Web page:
I just read “Make Your Bed” by Admiral William H. McRaven, which he wrote after delivering an incredible commencement speech at the University of Texas (Austin) in 2014. McRaven talked and wrote about the 10 lessons we can learn from the Navy SEALs, one of which centered around the sugar cookie. Made me think about the importance of grit, perseverance, and… that’s what the sugar cookie and the strawberry are all about.
What’s a sugar cookie?
In the marines, being a sugar cookie means you get yourself wet and then roll around in the sand until you’re absolutely covered in it… letting the sand get in your eyes, your underwear, between the toes. It smells terrible and irritates your skin for the rest of the day. WHY would someone ever make you be a sugar cookie?
Often implemented as punishment, the sugar cookie treatment also taught marines to get comfortable with being uncomfortable… or at least accustomed it (not sure this could ever be comfortable!) Pushing through the discomfort of learning a new skill, driving change, or assuming a new role, ultimately gets us to the other side where we get settled and eventually thrive! I totally relate to this and in fact, my second TEDx talk was about just this, titled “On Killing Chickens.“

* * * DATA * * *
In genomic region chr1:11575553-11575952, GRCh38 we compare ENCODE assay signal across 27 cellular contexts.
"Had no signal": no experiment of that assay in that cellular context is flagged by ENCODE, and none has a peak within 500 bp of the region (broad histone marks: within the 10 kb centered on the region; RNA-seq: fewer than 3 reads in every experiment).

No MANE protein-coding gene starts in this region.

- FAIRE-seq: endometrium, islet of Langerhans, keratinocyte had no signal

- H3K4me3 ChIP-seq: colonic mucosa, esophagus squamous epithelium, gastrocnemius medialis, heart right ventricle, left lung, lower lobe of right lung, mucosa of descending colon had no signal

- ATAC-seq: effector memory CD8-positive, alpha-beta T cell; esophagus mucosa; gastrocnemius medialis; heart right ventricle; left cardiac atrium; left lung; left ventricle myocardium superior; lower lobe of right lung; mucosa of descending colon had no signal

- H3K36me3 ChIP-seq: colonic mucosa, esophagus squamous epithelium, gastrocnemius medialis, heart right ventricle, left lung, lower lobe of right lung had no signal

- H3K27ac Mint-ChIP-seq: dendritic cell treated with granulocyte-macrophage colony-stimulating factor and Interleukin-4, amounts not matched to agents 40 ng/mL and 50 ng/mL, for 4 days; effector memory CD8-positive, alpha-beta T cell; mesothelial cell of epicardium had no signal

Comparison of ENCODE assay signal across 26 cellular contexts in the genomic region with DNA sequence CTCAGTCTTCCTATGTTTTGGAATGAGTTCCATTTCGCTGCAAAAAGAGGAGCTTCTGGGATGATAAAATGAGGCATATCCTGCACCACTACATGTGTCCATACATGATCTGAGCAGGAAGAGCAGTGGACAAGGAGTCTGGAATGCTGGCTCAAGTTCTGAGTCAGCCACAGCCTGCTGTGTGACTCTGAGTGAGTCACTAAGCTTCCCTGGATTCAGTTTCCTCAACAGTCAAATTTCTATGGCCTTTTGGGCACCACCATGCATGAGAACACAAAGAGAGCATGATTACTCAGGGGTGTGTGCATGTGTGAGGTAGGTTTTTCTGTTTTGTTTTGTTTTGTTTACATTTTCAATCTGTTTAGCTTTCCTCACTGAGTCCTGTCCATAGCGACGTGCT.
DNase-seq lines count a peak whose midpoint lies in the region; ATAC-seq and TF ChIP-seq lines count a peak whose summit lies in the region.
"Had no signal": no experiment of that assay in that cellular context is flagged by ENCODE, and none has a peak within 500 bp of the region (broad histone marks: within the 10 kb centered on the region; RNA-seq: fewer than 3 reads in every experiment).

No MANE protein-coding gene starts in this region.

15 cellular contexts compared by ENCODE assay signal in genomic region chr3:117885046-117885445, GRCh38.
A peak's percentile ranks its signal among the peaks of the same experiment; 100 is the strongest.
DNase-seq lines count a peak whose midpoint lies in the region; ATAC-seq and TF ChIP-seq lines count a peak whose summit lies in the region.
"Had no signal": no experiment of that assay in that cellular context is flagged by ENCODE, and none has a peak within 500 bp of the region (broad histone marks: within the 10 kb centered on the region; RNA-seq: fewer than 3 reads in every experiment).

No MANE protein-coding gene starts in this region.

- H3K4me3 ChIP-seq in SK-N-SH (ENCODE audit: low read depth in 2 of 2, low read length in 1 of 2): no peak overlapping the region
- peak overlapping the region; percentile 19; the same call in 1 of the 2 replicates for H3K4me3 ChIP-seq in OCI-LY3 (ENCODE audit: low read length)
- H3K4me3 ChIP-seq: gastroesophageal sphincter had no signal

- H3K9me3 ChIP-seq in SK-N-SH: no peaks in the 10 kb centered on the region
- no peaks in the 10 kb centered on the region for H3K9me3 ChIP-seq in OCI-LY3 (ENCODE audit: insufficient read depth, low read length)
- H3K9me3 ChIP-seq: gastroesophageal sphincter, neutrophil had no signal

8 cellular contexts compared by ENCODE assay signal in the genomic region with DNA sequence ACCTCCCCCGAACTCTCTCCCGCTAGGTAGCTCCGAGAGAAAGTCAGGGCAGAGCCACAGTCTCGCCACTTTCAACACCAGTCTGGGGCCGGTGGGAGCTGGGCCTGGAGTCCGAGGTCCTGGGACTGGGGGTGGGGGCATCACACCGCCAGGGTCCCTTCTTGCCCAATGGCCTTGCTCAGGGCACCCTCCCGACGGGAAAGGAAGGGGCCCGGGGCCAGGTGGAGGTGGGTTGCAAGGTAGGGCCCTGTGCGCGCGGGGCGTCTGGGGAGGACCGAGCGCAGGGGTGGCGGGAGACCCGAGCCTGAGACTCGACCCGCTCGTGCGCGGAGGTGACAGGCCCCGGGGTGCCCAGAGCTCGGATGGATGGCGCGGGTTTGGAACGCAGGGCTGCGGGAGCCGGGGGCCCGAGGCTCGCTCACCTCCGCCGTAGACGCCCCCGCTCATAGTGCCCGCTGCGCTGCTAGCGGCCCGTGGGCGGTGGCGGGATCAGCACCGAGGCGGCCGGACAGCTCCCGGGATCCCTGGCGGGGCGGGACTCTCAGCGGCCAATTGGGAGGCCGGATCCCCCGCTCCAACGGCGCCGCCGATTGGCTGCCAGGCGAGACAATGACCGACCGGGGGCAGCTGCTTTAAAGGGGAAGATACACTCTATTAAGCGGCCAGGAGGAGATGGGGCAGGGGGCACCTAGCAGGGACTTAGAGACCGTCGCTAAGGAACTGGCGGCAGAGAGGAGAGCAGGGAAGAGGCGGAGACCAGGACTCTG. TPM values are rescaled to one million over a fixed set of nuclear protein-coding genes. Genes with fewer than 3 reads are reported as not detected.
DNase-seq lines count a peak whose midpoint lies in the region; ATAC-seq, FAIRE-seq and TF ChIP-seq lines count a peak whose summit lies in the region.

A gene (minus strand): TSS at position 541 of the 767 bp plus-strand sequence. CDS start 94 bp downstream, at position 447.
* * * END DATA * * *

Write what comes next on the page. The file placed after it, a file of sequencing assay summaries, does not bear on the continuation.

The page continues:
What’s a strawberry?
In China, the strawberry generation refers to those born after 1990, perceived to bruise easily. They’re sweet and tender, but don’t do well under pressure. Interestingly, The Taiwan News credits the lack of war and political persecution for raising a “softer” generation. Quite the generalization. But it raises the question: do we get soft, or take things for granted in times of comfort and surplus? To the point where we may even wear it as a badge of pride?
Maybe there is something to the sugar cookie, after all.